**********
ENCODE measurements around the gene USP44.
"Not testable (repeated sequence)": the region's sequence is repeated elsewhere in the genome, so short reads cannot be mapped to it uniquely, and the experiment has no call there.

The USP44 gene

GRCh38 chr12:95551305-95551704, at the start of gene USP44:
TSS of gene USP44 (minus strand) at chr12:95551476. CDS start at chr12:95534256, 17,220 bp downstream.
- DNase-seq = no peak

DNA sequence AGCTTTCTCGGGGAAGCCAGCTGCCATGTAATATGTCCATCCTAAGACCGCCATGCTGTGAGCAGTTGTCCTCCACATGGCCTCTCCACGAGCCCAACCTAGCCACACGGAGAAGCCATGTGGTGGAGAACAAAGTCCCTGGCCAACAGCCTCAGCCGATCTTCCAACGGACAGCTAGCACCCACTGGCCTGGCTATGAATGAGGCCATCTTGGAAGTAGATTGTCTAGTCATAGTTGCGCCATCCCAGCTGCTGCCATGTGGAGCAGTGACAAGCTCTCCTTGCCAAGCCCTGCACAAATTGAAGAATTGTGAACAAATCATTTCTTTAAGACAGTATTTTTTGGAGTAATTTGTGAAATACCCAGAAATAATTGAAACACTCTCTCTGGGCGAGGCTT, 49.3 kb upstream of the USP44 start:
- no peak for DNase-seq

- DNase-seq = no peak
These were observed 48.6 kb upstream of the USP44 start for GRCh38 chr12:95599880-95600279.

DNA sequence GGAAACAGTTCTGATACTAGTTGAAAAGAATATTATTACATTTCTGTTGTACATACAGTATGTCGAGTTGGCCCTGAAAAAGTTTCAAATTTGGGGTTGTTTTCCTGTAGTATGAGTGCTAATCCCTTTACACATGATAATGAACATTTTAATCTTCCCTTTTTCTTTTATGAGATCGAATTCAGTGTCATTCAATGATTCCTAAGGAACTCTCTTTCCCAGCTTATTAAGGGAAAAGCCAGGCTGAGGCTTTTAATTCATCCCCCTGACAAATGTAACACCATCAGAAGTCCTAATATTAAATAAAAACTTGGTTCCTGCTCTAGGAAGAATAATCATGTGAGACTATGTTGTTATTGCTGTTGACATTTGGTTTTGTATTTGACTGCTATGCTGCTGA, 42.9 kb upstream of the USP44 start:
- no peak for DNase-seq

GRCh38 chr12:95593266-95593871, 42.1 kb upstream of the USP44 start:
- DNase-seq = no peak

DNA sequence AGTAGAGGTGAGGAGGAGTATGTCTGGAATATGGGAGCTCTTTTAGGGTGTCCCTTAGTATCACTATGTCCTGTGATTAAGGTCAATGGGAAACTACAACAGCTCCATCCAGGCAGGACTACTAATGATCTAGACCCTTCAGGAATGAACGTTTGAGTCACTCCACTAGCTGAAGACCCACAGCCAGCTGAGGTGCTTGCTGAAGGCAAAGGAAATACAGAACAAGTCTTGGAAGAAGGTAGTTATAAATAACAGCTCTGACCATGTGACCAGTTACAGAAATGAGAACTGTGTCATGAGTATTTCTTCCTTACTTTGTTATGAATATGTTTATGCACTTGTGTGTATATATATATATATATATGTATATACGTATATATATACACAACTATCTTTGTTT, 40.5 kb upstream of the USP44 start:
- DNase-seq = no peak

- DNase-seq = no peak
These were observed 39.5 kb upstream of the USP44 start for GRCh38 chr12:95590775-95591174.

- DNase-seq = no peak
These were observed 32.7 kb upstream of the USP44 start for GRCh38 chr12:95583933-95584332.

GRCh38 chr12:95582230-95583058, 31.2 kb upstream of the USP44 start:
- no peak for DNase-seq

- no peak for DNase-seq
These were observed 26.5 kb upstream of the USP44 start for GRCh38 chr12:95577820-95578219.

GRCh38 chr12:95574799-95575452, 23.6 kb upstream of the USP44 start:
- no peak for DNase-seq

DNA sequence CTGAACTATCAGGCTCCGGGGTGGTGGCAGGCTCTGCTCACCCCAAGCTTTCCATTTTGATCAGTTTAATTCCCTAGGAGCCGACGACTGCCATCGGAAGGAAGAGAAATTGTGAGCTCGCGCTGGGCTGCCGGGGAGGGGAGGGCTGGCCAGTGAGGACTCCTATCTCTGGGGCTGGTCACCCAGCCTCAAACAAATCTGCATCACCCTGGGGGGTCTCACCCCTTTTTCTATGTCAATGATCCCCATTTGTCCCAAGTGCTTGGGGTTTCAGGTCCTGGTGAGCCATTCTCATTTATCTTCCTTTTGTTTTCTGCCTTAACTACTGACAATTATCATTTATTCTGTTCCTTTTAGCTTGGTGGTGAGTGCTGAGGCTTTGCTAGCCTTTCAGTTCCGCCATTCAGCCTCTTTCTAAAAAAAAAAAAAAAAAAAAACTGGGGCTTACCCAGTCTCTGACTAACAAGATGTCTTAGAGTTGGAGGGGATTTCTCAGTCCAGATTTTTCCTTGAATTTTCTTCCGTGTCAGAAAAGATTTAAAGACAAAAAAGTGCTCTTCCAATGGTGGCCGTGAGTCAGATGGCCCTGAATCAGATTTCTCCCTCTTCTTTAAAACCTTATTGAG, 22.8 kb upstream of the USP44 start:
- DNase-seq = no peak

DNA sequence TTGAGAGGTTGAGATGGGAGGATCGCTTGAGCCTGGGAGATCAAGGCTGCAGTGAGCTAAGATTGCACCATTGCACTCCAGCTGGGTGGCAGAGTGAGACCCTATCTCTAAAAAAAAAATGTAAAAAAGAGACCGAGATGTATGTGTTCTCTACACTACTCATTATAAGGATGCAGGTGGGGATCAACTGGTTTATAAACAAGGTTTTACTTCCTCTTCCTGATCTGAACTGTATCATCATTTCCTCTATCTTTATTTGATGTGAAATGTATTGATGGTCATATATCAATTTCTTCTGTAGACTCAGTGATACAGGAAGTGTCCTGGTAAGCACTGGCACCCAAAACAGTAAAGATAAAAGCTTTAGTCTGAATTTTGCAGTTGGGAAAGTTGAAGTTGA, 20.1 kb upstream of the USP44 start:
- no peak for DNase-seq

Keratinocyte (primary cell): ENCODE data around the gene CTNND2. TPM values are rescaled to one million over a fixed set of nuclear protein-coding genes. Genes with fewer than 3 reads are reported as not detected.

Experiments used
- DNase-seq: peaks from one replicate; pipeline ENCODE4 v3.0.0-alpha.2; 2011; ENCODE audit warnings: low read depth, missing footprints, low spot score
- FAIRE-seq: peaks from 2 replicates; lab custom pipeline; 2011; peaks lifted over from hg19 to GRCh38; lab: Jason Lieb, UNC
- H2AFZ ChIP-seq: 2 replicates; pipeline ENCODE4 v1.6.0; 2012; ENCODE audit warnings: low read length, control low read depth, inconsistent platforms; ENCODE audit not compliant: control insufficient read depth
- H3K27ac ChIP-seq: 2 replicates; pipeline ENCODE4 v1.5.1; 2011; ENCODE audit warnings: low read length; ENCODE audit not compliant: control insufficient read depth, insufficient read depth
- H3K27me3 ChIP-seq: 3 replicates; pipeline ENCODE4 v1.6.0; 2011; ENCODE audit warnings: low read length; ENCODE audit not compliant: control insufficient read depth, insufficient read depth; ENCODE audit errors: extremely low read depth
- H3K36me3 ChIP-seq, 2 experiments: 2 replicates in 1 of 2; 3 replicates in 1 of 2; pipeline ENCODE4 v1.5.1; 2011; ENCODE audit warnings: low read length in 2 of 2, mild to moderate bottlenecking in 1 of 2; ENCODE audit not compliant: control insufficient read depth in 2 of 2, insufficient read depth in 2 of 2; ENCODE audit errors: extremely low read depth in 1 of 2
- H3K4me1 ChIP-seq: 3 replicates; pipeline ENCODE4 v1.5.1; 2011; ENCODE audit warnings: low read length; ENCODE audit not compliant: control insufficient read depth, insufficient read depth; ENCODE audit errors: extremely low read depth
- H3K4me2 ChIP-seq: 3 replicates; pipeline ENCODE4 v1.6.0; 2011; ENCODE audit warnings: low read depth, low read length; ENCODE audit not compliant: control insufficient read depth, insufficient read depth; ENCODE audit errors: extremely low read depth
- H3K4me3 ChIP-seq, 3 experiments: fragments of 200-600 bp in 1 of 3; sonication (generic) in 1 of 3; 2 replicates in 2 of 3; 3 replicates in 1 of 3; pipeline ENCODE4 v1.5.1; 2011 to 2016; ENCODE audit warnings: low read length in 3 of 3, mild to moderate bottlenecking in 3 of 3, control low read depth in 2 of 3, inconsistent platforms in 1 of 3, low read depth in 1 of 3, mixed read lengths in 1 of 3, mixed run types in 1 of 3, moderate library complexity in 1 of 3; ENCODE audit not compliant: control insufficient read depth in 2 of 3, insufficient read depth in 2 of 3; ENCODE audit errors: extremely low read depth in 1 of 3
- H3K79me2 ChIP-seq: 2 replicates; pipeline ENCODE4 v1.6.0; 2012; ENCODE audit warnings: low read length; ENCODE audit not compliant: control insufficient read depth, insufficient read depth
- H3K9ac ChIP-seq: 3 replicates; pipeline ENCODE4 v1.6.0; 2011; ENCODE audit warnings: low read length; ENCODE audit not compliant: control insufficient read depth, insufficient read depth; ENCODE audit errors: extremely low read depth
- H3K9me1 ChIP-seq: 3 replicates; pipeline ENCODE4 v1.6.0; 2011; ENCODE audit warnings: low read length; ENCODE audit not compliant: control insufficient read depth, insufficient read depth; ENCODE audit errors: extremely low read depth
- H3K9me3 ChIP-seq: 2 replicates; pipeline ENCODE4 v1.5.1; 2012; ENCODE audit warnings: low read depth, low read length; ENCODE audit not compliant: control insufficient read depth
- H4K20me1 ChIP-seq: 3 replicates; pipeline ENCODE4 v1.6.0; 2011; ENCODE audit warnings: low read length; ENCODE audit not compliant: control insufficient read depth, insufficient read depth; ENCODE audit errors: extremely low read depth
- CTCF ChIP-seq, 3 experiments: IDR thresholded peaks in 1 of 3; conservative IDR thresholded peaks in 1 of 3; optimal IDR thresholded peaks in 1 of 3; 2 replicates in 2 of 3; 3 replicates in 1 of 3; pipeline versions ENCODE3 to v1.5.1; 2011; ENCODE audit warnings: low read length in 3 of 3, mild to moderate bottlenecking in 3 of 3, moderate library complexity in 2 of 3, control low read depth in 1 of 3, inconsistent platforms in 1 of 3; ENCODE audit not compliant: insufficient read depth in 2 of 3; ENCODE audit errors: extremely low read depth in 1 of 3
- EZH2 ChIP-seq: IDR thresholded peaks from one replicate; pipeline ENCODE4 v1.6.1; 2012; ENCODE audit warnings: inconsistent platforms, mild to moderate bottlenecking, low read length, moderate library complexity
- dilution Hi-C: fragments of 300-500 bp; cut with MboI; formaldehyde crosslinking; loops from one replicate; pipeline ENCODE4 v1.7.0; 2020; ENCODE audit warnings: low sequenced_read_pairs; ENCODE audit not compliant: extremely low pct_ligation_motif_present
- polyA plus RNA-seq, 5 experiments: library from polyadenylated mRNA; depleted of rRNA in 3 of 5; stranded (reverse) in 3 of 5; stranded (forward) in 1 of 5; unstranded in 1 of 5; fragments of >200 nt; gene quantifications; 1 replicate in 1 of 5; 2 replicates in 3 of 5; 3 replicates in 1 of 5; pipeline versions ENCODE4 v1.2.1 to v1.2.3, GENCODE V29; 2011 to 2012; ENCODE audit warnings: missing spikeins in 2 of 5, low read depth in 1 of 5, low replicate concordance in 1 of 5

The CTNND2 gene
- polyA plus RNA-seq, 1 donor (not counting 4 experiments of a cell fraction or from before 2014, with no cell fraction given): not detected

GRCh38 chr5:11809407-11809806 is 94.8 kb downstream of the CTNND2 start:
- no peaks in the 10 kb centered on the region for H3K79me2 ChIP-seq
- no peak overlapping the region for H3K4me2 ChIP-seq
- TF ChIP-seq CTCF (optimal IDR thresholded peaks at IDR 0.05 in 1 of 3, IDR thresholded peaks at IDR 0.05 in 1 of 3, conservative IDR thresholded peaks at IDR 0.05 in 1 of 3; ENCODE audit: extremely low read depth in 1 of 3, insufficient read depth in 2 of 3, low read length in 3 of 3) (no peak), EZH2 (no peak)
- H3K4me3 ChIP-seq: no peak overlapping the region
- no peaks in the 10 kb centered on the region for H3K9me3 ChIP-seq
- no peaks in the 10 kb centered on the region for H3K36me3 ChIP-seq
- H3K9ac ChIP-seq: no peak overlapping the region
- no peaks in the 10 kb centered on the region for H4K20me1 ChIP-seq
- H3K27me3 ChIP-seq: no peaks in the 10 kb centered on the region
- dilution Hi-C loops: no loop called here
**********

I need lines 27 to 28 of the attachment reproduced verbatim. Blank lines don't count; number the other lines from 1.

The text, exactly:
DNA sequence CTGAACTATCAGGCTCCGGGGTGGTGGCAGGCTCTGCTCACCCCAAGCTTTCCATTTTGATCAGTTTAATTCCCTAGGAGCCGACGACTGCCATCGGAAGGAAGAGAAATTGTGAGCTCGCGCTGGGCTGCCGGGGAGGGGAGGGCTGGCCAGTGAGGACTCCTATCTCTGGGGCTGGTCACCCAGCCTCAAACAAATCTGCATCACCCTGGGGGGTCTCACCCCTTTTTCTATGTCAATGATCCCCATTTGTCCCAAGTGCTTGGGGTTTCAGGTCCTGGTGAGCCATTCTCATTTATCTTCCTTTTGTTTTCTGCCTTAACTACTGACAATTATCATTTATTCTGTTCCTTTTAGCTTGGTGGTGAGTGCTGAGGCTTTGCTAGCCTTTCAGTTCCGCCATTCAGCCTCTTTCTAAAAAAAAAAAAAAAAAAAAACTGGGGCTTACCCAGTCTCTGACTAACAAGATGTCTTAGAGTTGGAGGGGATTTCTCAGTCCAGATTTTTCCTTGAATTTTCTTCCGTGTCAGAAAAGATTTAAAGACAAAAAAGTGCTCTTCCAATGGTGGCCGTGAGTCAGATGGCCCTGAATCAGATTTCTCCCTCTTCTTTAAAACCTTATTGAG, 22.8 kb upstream of the USP44 start:
- DNase-seq = no peak